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Bully Smart Series
This 4-DVD set explores positive ways to recognize and deal with bullying situations. Students are encouraged to work together to build a zero-tolerance policy toward bullying, while practicing skills that will both prevent and reduce bullying problems. This series also looks at why people bully and how to spot bullying in oneself. Titles include: Don't Stand By (15 min.), Five Ways to Stop a Bully (15 min.), Are You a Bully? (20 min.), and Help! I'm a Bully (15 min.). Human Relations Media, 2006. (65 min. ; $6.84)
The "stick people" in Bully Dance are imaginary, but this gritty tale of childhood bullying is all too familiar. Like the dance beat pulsating throughout the film, the bully's intimidation of a smaller victim is unrelenting. Whild this video offers no simple solutions, it does compel viewers - teachers, parents and children - to take stock of their actions and to find ways to end the painful experience of peer abuse. National Film Board, 2000). (11 min. ; $1.62)
This six-part series is adapted from the award winning children's book, Feather Boy by Nicky Singer. The story is about Robert Nobel, a boy who despairs of his newly divorced parents. Robert is the butt of classroom jokes and a victim of Niker the classroom bully. He is haunted by dreams that seem to tell the future as well as the past. His life changes when a storyteller invites some of his class to Mayfield House, a place Robert has already dreamed about. There he meets a spiky old lady called Edith Sorrel who chooses him as her partner. He embarks on a series of events that will change their lives forever. Appropriate for use with grades 4-6. BBC Productions, 2004. (180 min. ; $9.60)
In Other Words
Name-calling and cruel language hurt, say the teens who speak in this documentary video. Homophobic language is a common verbal put-down among young people, but many adults feel uncomfortable responding. In Other Words speaks directly to teens and offers a valuable tool to teachers, counselors and community youth leaders who want to explore the homophobic language heard in schools and other youth hangouts--the words themselves, their origins, how young people feel about them, and how to overcome the hurt and anger they cause. Moving interviews with gay, lesbian and transgender teens provide first-hand accounts. Weaving together slang, music media images and dictionary definitions, the film examines how language shapes attitude. The video is designed to foster change, to ensure that schools are safe places where youth can learn in a climate of respect. Teacher preview recommended. National Film Board, 2001. (27 min. ; $1.62)
One of Them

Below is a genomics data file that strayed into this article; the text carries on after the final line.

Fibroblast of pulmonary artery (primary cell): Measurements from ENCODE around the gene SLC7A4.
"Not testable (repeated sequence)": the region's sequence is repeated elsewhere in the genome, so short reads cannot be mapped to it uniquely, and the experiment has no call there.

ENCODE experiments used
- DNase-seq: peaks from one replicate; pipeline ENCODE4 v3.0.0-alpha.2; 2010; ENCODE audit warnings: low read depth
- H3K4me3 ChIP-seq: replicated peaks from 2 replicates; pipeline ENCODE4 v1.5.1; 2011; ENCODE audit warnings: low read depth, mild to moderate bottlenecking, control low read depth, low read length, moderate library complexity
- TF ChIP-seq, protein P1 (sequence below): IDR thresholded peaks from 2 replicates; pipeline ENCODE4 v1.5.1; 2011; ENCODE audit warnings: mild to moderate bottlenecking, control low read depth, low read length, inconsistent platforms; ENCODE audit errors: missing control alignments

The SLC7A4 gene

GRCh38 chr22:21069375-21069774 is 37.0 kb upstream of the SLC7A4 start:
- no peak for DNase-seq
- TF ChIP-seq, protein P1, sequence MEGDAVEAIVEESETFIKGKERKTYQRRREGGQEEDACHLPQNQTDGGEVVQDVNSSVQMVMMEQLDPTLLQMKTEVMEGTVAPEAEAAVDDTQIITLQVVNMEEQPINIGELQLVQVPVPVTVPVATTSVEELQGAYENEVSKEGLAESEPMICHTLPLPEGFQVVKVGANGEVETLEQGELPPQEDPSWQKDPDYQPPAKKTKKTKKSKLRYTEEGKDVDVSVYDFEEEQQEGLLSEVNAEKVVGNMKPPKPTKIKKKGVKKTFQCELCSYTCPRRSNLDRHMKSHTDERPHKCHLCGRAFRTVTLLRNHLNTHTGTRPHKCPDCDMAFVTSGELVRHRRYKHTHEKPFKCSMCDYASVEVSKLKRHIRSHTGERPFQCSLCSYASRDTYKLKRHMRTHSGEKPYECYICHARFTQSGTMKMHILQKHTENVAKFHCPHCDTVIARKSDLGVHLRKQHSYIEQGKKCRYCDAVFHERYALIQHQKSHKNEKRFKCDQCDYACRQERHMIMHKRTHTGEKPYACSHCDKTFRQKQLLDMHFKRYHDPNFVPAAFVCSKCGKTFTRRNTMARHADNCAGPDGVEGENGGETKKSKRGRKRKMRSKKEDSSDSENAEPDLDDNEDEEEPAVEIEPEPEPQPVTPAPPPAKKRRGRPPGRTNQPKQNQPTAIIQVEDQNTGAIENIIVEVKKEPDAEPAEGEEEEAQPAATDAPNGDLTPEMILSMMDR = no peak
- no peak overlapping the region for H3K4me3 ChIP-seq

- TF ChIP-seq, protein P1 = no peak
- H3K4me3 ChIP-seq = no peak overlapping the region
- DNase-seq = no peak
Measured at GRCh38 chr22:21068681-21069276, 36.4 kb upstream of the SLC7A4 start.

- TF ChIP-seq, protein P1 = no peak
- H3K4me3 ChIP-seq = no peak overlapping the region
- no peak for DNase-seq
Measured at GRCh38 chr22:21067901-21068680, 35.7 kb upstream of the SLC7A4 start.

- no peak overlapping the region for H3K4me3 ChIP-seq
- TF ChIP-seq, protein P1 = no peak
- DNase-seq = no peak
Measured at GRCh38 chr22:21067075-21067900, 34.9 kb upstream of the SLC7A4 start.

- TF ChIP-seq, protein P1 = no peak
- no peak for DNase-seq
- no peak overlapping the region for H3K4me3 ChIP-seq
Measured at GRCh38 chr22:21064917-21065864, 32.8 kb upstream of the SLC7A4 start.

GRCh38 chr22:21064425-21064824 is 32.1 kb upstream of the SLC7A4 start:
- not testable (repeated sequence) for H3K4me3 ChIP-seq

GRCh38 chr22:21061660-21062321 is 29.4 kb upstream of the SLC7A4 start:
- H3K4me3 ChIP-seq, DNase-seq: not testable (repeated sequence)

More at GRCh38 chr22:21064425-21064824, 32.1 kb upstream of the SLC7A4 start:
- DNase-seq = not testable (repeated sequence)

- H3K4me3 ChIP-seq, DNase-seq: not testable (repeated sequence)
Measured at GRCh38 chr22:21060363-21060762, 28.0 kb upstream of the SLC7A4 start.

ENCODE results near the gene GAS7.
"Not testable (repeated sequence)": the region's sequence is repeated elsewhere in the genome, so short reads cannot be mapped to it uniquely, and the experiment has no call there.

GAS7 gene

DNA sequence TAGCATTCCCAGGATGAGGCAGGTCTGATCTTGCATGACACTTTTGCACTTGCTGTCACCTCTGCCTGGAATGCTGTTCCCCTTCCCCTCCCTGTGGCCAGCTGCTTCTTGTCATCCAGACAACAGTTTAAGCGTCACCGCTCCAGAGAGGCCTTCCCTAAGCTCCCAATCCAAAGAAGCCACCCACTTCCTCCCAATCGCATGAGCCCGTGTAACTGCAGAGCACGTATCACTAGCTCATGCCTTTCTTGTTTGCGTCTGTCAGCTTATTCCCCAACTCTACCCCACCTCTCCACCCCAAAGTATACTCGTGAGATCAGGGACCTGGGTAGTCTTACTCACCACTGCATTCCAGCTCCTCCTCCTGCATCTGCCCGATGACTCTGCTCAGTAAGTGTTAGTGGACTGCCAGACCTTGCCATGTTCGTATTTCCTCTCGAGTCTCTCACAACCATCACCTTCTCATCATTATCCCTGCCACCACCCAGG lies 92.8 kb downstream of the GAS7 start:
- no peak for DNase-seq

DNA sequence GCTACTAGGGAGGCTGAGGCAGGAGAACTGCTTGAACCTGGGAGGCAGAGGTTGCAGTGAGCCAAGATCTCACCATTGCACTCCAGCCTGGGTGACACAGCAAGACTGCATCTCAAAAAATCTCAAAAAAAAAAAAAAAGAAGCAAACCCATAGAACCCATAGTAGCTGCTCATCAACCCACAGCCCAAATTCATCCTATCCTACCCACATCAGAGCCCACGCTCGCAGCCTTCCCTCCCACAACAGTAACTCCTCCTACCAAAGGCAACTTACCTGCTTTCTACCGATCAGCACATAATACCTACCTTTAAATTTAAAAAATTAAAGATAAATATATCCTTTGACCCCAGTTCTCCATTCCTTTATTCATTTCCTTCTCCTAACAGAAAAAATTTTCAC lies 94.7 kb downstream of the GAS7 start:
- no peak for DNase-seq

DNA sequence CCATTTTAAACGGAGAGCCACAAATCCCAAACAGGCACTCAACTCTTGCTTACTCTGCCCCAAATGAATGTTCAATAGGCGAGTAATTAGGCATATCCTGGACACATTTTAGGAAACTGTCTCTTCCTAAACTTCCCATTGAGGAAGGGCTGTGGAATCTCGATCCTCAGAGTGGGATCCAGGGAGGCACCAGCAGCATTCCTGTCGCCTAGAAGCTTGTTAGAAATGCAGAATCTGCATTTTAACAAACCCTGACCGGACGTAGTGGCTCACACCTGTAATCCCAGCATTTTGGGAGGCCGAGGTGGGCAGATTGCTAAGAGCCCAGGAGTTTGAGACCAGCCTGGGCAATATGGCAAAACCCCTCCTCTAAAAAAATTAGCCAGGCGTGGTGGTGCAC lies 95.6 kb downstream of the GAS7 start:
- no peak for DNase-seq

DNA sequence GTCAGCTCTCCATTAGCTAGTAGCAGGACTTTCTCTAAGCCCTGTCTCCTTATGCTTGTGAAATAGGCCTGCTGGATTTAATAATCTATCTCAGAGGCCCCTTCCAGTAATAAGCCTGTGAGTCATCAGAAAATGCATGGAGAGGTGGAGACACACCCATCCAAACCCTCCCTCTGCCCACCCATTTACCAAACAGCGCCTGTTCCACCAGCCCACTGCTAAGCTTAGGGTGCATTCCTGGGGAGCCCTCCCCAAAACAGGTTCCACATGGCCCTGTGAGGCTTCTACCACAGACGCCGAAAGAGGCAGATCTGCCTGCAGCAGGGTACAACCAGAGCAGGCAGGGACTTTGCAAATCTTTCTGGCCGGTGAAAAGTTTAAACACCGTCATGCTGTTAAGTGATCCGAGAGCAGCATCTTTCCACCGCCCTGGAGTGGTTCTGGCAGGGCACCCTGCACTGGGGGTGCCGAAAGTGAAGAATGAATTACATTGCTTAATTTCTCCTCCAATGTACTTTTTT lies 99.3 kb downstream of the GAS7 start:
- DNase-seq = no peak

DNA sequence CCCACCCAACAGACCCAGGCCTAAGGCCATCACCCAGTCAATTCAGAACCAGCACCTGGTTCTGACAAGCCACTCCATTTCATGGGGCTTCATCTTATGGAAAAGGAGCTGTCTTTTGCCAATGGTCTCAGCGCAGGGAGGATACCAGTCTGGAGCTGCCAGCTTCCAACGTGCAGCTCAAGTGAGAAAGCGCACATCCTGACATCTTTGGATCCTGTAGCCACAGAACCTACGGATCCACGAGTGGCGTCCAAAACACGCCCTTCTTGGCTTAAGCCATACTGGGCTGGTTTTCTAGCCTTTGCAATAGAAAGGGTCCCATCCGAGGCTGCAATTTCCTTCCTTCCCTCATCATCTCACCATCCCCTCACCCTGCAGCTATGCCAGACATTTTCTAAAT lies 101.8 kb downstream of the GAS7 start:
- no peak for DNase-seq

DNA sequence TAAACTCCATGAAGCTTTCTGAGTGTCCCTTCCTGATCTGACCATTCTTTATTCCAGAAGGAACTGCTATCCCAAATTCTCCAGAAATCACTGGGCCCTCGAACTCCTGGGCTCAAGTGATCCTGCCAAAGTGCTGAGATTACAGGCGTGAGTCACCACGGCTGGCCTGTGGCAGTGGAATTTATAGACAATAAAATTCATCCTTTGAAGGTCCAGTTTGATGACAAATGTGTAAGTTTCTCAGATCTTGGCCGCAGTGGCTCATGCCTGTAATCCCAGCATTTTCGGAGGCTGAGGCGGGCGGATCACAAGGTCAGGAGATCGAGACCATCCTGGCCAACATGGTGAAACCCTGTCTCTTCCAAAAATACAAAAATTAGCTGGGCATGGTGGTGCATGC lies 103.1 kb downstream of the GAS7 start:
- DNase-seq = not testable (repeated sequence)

A group of high school students plans events to raise awareness about racism, sexism and homophobia. Jamie is shocked when she and her best friend become victims of homophobic name-calling. But she must face up to her own reactions as she realizes that her friend is one of them, and needs her support. And Jamie's boyfriend must decide if he will support Jamie. Teacher preview recommended. National Film Board, 2000. (26 min. ; $1.62)
See a Bully! Stop a Bully!
Bullying expert Detective Bill E. Finder shows young elementary students how they can become "Junior Bullying Detectives." Using his old case files, Detective Bill helps viewers identify various types of bullying, appreciate how the targets of bullying feel, and gain insight into what children really think about bullies. This lively program helps viewers consider the consequences of their own behavior, understand the behavior of others, and feel comfortable turning to adults for support. Sunburst, 2006. (15 min. ; $1.62)
We're In, You're Out : Looking At Cliques
Finding their niche in a particular social group can be the most important focus in a youngster's life. The idea of being left out or not belonging to a particular group can make kids miserable. This program helps youngsters look at the positive and negative impact of cliques on both individuals and groups. Sunburst, 2005. (16 min. ; $1.62)
You're Mean! : When Words Hurt Us
This age-appropriate program helps children understand that words can hurt—whether the insults are intentional or the inadvertent result of "trying to be funny." Four common school and home vignettes identify the power of words: a know-it-all who tries to boss others around, a playground bully who enjoys picking on other children, a teacher’s pet who relishes seeing other students make mistakes, and an older sibling whose sarcastic banter distresses her little brother. Each vignette includes a positive outcome where children find a way to stand up for themselves and overcome the power of hurtful words. Techniques include: Stand Up for Yourself, Ignore the Bully, Explain How the Words Make You Feel, and Seek Help From an Adult. Human Relations Media, 2007. (13 min. ; $1.62)